Integrity beyond the Terms of Service Agreement in a Human + AI world

Slide from François Chollet’s talk “What Deep Learning Can Do, What It Can’t, and What We Can Try Next”, see his paper: On the Measure of Intelligence

Generalization vs. Generativity

In his work, The Generative Internet, Prof. Jonathan Zittrain from Harvard Law School describes generativity as “a function of a technology’s capacity for leverage across a range of tasks, adaptability to a range of different tasks, ease of mastery, and accessibility.” While the leverage and adaptability dimensions of this definition roughly correspond to the concepts discussed as generalization by AI researchers, ease of mastery and accessibility bring forth other kinds of considerations. For example, “ease of mastery reflects how easy it is for broad audiences both to adopt and to adapt [technology]: how much skill is necessary to make use of its leverage for tasks they care about, regardless of whether the technology was designed with those tasks in mind.” Furthermore, in Zittrain’s view of generativity, we need an accessibility dimension where accessibility reflects how easily can people both use and control a technology.

Measuring generativity in AI relates to investigating the flows of information between a model and the actors involved in the sociotechnical context within which the model exists. Two conceptual frameworks that help us characterize generativity could be (1) the model’s capacity for leverage across a range of tasks, adaptability to a range of different tasks, ease of mastery, and accessibility and (2) the interdependencies between identity, relationship, and information.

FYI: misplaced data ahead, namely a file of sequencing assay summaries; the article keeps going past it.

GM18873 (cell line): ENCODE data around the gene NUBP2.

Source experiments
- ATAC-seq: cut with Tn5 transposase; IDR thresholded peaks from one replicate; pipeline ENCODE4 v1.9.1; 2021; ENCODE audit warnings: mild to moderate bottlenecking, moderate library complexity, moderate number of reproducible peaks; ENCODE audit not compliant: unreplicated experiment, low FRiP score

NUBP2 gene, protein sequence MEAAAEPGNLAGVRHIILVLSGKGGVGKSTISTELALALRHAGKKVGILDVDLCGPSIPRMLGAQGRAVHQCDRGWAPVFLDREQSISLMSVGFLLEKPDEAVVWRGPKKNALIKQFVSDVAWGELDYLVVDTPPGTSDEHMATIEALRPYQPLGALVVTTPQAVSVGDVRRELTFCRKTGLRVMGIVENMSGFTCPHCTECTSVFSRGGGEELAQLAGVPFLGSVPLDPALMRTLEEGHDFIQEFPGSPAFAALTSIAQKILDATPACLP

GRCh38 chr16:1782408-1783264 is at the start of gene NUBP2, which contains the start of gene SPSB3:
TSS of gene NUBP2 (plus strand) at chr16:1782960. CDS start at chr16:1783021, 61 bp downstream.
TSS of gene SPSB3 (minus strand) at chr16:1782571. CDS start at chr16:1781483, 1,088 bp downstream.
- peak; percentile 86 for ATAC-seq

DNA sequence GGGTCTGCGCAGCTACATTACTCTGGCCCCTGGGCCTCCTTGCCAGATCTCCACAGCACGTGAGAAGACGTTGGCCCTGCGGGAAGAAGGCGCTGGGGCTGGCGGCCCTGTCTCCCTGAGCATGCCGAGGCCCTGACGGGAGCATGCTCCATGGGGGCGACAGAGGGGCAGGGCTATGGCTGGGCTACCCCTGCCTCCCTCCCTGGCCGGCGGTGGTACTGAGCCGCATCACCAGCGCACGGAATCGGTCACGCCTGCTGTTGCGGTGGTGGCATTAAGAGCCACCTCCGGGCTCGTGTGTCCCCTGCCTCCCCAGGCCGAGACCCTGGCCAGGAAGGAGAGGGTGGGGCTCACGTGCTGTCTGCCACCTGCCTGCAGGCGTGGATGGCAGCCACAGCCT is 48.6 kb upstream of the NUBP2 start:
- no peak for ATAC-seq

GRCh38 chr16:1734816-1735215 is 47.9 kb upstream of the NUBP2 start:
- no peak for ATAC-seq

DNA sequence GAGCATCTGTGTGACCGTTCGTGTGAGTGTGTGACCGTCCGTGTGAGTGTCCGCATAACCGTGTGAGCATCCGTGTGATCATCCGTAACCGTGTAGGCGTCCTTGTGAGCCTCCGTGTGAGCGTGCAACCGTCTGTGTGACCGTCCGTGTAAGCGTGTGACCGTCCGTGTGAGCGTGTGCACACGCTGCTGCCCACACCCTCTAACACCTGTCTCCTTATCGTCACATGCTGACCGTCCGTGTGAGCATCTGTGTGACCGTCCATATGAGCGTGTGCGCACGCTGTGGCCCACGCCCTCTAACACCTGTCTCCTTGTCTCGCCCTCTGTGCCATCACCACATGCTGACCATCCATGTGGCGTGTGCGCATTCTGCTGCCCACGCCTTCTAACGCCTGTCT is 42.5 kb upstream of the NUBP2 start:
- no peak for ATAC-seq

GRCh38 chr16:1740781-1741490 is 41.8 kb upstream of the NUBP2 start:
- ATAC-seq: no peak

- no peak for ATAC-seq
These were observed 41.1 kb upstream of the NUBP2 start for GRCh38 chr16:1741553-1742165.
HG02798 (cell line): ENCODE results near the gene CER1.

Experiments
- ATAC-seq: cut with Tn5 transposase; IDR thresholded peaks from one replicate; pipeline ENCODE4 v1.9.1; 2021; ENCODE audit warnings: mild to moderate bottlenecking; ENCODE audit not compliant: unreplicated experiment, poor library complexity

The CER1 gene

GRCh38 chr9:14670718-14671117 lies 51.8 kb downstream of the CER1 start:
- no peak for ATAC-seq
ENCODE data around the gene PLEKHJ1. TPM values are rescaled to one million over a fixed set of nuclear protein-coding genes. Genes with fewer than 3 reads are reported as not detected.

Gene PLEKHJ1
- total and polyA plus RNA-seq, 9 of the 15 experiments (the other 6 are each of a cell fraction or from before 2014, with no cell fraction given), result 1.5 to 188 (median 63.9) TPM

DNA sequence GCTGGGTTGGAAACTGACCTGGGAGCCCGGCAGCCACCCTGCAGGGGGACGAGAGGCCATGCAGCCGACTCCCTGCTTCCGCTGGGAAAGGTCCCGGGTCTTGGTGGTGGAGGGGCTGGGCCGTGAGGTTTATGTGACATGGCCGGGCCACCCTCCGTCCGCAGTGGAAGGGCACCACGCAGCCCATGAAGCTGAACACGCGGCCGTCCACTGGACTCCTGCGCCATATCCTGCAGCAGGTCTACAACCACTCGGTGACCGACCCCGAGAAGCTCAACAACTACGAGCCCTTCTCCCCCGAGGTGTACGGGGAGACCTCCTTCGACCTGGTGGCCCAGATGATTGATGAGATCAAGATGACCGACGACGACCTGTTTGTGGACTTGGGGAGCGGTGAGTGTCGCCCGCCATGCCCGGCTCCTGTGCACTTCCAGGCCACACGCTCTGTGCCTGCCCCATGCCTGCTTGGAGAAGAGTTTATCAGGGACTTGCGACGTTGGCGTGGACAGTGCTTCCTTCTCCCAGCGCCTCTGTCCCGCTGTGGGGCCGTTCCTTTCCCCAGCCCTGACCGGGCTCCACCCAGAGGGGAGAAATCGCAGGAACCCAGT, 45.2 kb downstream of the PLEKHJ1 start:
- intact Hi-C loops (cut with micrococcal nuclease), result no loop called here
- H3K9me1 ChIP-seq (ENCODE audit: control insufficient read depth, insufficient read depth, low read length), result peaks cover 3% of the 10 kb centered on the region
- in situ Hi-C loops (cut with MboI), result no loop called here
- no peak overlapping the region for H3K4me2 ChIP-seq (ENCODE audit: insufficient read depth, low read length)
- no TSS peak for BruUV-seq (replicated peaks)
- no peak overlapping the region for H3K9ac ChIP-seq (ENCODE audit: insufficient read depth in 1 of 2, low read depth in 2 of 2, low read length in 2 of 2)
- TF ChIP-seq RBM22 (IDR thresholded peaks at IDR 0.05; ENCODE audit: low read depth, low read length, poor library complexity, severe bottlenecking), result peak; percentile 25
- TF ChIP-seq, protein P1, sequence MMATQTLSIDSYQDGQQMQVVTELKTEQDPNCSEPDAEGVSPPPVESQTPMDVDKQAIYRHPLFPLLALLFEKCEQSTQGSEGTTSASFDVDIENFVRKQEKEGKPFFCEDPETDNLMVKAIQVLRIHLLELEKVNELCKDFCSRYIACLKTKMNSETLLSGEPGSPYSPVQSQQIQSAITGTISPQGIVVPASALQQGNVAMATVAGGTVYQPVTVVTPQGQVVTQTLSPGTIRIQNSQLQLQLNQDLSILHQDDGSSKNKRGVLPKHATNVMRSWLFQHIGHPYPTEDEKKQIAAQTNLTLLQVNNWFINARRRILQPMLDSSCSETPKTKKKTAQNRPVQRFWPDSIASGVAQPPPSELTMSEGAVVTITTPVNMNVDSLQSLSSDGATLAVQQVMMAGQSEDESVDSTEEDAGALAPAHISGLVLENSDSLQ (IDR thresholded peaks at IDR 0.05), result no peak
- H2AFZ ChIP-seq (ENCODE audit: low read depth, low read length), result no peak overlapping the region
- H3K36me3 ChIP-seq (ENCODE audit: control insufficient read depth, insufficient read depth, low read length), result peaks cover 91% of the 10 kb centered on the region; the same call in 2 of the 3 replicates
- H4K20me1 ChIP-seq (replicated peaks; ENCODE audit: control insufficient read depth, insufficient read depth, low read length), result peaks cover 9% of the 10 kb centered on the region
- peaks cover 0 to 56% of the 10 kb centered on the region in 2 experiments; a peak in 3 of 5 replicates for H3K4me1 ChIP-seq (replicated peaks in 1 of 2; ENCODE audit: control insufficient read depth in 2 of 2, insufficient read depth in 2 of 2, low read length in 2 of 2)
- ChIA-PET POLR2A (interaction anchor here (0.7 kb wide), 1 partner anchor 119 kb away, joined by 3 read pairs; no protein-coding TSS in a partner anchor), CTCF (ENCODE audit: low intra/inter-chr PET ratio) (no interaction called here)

ninefotostudio/Shutterstock

Coming to terms

One of the artefacts that exists in the interaction layer between people and an AI model (and more generally many software systems) is a Terms of Service (ToS) agreement. ToS agreements were created in the mid-1990s to protect software providers and can include accountability, liability and opt-out provisions in addition to privacy policies.

Behavioral Use Licensing for Responsible AI

The organizers of the AAAI Towards Responsible AI in Surveillance, Media, and Security through licensing symposia are an interdisciplinary group which advocates the use of licensing to enable legally enforceable behavioral use conditions on software and data. In their recent paper, Contractor et al. argue that “licenses serve as a useful tool for enforcement in situations where it is difficult or time-consuming to legislate AI usage.” The goal is to enable and incentivize AI developers to control for the responsible downstream use of their technology. They could do that by explicitly specifying its permissive and restrictive secondary uses through licensing clauses. As one of the promising steps in that direction, the conference organizers have started a broader conversation in the AI research community — “Peer reviewers should require that papers and proposals rigorously consider all reasonable broader impacts, both positive and negative.” Ultimately, small changes to the academic process could have a ripple effect in AI industry by empowering the voices of marginalized stakeholders.

Source: Building safe artificial intelligence: specification, robustness, and assurance —” Three AI safety problem areas. Each box highlights some representative challenges and approaches. The three areas are not disjoint but rather aspects that interact with each other. In particular, a given specific safety problem might involve solving more than one aspect.”

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Bogdana Rakova

Bogdana Rakova

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Senior Trustworthy AI Fellow at Mozilla Foundation, working on improving AI contestability, transparency, accountability, and human agency